Despite the impossibility of a boneless pig and the ridiculous ads they ran, for some reason people didn't completely catch on to the charade. Each time the farewell tour extended, the rallying cry was "it worked" — and it certainly did; McDonald's created a true cult following for their own food. Urban Dictionary marks "McRib Mania" with an entry in 2010, and by 2011 news outlets reported on the return of the pork patty. Laugh all you want, but the success is in the profits, the McRib is a cult hero now.  

It's actually not that popular

So despite all the hype, all the mania, all the people driving everywhere with their one-star apps trying to find the McRib, why doesn't McDonald's just keep it on the menu all the time? Well, turns out, it's just not that popular.  

High pork prices might have chased it away in the 80s, but the bottom line is that McDonald's didn't sell enough of them to justify the supply cost. For something to make it at McDonald's it needs to be massively huge; McNuggets? Good. Arch Deluxe? Bad. So McDonald's did what they're very good at; they created an advertising campaign that made the McRib into the cult thing that people want. And they can roll it out when pork prices dip — like in November when that usually happens. There's nothing wrong with liking the McRib, but it's not there all the time because you're in a small minority.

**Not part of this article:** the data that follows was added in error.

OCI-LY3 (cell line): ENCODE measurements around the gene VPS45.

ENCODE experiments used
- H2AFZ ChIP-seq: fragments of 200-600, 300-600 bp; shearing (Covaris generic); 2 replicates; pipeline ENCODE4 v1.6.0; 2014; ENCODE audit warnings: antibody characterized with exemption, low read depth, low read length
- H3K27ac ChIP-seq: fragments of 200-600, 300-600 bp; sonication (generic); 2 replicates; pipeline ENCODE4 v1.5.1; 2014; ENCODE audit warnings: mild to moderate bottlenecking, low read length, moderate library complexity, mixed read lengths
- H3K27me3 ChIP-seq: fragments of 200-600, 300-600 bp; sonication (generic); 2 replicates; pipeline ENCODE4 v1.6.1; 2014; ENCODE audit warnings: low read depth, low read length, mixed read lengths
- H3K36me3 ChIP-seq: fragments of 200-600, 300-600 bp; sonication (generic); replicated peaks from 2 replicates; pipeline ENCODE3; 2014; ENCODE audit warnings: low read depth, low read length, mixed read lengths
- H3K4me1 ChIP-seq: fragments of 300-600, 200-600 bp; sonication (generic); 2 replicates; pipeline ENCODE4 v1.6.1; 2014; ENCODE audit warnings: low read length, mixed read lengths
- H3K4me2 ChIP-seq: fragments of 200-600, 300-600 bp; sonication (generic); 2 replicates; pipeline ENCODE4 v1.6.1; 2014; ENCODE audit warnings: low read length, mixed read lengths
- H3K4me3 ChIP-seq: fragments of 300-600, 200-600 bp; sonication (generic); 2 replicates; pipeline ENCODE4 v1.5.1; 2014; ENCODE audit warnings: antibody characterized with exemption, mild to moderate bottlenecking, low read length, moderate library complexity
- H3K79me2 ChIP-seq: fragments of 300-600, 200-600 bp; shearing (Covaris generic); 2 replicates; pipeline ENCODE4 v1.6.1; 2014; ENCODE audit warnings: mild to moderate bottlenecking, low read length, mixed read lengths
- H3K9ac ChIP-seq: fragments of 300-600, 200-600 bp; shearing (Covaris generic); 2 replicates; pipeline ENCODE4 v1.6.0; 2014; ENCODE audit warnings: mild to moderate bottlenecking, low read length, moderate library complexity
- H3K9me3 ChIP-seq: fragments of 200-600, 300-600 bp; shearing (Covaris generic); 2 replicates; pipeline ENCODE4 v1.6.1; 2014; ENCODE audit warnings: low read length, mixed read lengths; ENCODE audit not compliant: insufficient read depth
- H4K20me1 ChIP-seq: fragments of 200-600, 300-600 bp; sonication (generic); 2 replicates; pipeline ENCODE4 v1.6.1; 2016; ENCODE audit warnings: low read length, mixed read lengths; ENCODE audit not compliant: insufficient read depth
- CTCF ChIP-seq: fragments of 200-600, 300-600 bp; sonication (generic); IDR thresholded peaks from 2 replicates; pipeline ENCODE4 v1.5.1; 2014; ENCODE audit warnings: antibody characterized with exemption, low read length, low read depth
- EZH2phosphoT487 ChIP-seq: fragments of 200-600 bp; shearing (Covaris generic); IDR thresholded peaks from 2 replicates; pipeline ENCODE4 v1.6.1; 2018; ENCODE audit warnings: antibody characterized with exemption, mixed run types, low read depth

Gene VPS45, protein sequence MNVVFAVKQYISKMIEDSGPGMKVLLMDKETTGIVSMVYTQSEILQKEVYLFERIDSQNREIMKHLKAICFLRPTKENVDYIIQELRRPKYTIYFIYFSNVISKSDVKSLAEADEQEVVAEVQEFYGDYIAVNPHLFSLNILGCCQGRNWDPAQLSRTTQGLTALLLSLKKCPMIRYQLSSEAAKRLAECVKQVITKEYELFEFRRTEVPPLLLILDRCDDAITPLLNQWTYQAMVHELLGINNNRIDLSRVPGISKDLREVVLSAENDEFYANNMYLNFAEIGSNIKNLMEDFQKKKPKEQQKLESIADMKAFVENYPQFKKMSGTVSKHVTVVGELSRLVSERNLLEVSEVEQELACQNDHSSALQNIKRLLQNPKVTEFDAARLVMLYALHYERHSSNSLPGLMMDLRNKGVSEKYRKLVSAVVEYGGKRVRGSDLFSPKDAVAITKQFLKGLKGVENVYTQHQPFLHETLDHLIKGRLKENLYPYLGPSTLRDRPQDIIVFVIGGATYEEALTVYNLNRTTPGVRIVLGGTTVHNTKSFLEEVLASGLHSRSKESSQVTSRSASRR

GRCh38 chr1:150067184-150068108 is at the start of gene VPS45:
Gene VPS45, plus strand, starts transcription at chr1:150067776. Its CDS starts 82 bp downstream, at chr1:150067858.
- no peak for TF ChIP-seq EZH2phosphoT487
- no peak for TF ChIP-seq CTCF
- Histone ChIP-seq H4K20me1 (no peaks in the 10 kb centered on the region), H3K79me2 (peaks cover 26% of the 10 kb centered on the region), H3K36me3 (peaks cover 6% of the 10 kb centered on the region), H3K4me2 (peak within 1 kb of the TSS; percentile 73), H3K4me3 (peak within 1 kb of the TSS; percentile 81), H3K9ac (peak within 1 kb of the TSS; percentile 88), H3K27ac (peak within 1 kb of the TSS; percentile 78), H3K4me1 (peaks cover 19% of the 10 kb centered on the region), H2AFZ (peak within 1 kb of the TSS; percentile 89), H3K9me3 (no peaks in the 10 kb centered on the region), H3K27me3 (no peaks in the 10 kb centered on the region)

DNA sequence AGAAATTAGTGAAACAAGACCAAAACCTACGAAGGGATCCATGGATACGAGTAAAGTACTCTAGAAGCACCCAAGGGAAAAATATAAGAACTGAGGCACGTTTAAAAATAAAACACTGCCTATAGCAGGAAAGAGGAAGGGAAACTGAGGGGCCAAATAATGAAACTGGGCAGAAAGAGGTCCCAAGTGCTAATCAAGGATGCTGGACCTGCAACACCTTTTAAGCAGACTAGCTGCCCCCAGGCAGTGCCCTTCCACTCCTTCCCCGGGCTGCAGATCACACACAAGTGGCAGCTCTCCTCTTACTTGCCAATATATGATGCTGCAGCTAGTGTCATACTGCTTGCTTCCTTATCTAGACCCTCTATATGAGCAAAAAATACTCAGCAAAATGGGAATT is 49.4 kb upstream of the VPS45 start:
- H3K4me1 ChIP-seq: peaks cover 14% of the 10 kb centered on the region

It's super salty because it has to be

The McRib is made from boneless pork picnic, a cut that's known to be "tough and fatty" but certainly edible with a little magic. That process to "form" the McRib specifically involves using salt to extract proteins and using those to bind the meats together into a shape. And it takes a whole lot of salt to pull that magic trick off. One McRib will provide you 36 percent of your daily intake of salt; if that feels like a lot, that's because it is. But considering McDonald's infatuation with salt, it's not that bad of a choice at the Golden Arches.  

Basically, salt added to the process will restructure the protein and act as an emulsifying agent. So the key to the dish — and the secret to getting the pork to look like you want it to — is the salt. But there's other stuff going on to make the magic happen as well.  

A classically trained chef concocted it